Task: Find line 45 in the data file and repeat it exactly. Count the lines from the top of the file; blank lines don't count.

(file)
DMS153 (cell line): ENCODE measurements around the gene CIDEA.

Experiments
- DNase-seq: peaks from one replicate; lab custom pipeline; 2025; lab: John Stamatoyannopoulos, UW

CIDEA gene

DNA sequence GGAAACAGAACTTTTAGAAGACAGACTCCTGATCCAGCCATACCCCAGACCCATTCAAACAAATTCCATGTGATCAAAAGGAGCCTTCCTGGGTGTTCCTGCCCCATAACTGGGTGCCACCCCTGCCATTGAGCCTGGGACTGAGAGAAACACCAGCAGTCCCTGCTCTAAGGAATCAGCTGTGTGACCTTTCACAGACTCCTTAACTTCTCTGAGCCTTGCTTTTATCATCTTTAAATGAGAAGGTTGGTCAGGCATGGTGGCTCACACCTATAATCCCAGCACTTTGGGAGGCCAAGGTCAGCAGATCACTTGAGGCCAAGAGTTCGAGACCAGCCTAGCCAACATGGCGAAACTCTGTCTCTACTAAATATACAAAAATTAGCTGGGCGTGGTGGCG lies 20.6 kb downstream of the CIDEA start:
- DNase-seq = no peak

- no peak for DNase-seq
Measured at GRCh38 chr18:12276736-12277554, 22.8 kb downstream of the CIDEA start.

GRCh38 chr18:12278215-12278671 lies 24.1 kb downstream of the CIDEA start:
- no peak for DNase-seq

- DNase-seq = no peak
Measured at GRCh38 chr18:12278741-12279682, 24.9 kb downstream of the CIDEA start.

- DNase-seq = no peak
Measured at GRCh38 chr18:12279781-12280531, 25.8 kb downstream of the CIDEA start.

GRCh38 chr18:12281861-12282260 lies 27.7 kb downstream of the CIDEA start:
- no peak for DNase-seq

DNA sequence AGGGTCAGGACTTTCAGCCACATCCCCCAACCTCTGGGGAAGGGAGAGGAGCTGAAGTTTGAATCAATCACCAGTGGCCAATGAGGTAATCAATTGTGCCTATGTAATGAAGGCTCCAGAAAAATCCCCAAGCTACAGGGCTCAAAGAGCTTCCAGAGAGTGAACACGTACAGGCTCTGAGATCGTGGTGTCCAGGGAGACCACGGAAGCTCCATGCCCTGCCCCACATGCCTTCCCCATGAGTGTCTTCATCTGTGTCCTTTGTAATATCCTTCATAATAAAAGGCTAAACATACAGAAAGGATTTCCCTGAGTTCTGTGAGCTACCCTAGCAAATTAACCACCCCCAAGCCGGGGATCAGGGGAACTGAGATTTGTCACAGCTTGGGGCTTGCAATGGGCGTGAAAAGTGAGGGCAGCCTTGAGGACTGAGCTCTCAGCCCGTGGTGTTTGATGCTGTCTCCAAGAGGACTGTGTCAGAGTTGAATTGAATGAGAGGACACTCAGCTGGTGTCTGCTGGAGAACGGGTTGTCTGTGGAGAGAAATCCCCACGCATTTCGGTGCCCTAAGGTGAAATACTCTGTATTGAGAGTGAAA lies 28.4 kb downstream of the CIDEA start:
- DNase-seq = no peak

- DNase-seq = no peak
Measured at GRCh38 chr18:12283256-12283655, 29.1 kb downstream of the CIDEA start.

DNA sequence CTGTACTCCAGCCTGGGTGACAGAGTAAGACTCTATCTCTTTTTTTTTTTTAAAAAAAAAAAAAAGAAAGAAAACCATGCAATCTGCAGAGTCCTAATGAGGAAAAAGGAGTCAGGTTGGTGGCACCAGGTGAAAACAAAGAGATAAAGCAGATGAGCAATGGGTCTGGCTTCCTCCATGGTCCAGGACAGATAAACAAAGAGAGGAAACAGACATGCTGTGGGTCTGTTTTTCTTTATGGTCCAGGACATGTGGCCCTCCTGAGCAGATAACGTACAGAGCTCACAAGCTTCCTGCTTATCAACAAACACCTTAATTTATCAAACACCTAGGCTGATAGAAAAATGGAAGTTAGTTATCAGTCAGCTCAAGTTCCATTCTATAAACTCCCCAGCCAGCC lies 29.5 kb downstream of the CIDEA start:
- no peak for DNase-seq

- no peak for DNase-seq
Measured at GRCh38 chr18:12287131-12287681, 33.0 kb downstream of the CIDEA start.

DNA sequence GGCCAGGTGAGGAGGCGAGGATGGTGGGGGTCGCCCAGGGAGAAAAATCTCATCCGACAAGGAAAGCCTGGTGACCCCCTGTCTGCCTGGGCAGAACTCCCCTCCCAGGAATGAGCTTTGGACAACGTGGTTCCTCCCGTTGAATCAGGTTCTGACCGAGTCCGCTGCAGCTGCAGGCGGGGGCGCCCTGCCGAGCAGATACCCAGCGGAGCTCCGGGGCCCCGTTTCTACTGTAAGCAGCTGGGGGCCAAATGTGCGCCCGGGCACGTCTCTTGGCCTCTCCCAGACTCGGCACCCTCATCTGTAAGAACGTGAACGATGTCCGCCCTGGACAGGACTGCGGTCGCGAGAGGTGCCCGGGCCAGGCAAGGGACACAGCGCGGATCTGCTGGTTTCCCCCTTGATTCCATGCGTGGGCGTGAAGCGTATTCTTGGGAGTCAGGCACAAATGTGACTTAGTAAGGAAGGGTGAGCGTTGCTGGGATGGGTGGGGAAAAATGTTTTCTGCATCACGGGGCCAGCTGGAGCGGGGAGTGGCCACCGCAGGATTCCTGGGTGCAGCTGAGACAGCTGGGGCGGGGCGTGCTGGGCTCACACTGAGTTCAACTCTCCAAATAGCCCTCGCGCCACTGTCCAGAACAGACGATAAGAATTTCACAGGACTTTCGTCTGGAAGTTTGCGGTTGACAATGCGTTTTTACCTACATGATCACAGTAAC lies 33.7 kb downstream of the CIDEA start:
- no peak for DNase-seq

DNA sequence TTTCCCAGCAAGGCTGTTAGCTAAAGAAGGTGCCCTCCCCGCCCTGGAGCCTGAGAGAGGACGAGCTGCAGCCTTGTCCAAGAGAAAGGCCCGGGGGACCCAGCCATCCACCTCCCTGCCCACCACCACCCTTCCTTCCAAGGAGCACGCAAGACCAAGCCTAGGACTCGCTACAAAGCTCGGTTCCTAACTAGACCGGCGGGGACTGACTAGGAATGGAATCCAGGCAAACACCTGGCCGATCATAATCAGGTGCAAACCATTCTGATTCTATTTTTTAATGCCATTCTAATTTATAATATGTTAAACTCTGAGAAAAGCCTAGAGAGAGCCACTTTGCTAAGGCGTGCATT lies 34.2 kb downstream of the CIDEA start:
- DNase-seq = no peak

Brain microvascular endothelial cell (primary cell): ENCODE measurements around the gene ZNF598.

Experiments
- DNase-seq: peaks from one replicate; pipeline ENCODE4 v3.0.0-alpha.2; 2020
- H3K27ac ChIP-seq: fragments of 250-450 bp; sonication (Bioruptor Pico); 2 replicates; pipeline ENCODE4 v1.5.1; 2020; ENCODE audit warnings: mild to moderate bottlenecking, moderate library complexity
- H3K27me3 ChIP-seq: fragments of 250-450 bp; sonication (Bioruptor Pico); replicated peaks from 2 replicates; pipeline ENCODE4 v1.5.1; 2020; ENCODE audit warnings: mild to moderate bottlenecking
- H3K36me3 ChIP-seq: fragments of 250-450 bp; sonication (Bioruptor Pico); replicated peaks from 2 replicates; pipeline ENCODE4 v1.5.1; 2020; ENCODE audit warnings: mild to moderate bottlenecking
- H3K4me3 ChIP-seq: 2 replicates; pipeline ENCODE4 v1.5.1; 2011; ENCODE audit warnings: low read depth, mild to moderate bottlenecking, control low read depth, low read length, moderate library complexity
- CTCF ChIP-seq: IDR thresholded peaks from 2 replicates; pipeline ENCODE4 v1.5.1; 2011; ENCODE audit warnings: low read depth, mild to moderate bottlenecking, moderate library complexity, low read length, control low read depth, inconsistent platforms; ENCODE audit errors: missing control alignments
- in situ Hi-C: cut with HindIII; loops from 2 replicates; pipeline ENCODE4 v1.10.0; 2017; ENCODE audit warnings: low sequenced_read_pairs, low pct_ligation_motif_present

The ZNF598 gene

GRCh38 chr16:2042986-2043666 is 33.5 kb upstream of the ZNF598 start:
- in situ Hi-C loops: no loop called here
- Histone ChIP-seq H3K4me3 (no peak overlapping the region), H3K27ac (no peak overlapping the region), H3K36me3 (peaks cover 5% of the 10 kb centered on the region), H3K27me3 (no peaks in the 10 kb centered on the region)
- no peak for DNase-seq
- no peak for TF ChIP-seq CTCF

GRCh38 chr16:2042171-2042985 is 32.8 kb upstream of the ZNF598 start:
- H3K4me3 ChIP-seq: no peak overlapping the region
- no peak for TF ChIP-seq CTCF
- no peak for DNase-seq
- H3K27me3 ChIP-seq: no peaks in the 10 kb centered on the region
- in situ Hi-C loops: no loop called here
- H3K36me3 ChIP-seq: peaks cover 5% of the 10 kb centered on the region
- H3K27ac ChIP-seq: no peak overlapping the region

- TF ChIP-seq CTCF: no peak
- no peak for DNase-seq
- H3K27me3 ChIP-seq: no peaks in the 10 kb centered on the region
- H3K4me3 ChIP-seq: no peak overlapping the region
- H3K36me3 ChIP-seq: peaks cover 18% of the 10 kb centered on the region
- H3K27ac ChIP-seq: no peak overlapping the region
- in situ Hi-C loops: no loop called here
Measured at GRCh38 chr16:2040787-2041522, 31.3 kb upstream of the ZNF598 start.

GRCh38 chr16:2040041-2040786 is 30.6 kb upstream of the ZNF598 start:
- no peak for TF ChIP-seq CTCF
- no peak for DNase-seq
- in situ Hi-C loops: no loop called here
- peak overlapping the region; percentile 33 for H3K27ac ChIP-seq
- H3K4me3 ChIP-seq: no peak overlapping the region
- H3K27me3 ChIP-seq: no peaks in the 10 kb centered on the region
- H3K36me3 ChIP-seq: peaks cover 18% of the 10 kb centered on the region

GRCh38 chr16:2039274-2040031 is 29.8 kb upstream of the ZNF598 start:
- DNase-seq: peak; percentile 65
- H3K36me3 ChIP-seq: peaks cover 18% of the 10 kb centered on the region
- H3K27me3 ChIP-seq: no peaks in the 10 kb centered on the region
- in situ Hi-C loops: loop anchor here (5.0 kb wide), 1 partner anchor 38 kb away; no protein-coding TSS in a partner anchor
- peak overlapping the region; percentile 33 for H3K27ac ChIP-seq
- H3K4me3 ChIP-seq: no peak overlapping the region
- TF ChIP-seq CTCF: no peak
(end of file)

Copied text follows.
- H3K4me3 ChIP-seq: no peak overlapping the region